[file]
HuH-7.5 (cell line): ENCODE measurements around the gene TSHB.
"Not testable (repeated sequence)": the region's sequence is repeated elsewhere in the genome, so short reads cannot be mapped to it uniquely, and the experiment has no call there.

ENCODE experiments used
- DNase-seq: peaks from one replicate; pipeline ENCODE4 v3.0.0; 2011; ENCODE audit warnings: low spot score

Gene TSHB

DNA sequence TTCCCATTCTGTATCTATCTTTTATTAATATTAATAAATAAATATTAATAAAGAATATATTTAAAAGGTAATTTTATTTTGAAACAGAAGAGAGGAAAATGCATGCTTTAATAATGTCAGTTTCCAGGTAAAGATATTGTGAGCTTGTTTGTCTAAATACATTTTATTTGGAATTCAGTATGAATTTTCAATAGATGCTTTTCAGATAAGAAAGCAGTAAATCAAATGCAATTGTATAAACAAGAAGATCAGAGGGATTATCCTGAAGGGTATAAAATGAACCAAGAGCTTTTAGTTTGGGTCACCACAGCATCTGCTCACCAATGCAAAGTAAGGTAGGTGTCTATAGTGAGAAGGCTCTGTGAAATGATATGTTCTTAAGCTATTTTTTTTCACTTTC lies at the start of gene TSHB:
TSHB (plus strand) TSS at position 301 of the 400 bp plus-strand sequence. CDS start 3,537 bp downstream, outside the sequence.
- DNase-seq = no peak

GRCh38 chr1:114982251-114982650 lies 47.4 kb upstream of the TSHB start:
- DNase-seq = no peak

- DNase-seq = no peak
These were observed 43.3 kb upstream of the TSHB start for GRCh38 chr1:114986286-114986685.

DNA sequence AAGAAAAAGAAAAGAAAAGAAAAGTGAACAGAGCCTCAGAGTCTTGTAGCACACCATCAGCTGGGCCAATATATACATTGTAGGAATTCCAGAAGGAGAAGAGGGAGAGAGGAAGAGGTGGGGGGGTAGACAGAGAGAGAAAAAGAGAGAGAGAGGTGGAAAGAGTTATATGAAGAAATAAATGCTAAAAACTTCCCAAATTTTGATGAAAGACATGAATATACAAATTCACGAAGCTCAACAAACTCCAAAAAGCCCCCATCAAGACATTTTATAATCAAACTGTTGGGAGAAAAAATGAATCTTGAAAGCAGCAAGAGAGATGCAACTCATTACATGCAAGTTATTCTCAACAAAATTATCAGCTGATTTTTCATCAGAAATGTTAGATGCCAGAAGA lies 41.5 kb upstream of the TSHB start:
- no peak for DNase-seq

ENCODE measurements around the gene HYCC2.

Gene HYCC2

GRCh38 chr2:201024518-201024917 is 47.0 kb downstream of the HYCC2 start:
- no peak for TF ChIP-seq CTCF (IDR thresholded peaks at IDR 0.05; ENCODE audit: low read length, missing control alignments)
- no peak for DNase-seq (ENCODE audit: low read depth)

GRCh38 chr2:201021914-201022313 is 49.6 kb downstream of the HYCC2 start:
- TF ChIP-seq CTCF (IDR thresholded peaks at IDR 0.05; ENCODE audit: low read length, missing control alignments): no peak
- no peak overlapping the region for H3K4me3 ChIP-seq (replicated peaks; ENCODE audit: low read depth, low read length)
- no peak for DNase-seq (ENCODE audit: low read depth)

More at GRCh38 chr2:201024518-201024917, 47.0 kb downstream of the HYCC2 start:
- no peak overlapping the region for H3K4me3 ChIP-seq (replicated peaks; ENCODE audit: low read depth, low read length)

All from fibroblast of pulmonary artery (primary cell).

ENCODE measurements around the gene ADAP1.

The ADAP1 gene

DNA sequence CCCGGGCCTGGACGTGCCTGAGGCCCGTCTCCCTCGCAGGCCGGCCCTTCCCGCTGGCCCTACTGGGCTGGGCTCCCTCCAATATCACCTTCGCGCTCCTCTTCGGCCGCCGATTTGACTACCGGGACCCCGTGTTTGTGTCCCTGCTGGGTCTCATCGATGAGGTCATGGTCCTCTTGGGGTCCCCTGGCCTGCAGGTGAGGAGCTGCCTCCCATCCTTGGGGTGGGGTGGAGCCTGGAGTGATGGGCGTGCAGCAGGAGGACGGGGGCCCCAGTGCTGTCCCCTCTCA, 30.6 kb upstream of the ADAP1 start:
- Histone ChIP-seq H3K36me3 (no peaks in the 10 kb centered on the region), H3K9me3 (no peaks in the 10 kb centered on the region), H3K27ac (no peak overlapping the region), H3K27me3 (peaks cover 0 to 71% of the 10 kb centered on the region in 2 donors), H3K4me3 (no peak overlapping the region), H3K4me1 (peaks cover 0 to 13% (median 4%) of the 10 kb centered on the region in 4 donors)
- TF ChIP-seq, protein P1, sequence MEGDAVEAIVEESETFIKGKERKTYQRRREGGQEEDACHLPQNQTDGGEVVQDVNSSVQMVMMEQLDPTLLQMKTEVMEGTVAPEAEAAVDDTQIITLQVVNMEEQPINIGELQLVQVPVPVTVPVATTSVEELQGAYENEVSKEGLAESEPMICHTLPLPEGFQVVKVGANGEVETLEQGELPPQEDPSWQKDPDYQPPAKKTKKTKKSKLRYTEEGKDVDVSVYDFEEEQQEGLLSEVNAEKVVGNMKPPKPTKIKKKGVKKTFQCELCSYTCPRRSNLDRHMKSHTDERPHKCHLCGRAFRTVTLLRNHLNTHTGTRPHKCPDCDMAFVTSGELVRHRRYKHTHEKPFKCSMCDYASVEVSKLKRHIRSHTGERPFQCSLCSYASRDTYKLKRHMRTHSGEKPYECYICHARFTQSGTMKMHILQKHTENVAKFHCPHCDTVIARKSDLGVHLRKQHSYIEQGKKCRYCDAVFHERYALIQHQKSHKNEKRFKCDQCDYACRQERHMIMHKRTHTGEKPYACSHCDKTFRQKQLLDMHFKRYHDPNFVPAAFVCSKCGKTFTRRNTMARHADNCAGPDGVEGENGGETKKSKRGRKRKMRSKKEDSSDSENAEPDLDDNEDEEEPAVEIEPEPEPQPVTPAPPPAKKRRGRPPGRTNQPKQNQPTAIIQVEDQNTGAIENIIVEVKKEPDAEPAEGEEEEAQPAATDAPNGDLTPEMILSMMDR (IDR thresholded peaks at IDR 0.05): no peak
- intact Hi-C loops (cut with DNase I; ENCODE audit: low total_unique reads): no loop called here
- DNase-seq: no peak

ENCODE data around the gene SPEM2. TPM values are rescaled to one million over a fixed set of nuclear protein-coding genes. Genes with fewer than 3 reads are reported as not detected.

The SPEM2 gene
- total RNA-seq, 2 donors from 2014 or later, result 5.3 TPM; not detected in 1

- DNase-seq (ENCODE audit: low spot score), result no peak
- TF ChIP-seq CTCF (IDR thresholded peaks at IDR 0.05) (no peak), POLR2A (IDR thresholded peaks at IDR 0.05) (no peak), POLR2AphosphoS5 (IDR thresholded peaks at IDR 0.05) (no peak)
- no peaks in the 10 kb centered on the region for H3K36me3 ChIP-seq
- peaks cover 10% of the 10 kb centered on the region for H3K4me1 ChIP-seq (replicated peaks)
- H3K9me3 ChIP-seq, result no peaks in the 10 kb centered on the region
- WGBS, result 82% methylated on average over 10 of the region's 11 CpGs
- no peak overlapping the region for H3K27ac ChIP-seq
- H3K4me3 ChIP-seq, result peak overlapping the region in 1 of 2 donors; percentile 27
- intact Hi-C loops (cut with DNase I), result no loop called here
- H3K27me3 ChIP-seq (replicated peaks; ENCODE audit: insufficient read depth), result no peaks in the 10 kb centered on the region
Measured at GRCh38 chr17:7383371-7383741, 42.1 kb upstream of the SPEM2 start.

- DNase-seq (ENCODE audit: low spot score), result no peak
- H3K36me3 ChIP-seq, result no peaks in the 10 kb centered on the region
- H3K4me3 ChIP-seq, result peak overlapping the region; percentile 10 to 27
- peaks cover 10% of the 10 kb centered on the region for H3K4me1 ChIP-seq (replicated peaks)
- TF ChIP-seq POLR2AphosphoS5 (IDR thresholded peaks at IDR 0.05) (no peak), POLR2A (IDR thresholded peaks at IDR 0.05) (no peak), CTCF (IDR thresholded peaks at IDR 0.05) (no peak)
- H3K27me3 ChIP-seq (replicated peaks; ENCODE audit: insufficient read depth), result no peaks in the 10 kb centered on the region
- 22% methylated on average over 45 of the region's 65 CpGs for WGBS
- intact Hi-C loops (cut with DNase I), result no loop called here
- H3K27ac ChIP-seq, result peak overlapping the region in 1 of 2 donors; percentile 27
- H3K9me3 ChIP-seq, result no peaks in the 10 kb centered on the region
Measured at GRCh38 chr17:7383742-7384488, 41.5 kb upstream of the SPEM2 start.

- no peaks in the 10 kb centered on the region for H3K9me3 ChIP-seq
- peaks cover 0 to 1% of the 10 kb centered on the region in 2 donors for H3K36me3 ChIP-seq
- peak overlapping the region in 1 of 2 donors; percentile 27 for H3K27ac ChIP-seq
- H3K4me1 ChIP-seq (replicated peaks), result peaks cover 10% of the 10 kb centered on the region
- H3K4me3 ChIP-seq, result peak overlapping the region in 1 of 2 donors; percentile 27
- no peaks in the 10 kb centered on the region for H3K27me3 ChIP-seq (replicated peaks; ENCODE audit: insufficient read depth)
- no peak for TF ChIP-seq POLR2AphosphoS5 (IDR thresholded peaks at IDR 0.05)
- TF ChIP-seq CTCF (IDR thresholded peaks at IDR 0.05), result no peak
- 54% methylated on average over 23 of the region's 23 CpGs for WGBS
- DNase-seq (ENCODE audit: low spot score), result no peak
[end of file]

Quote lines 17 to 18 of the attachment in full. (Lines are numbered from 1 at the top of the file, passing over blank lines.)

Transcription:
GRCh38 chr2:201024518-201024917 is 47.0 kb downstream of the HYCC2 start:
- no peak for TF ChIP-seq CTCF (IDR thresholded peaks at IDR 0.05; ENCODE audit: low read length, missing control alignments)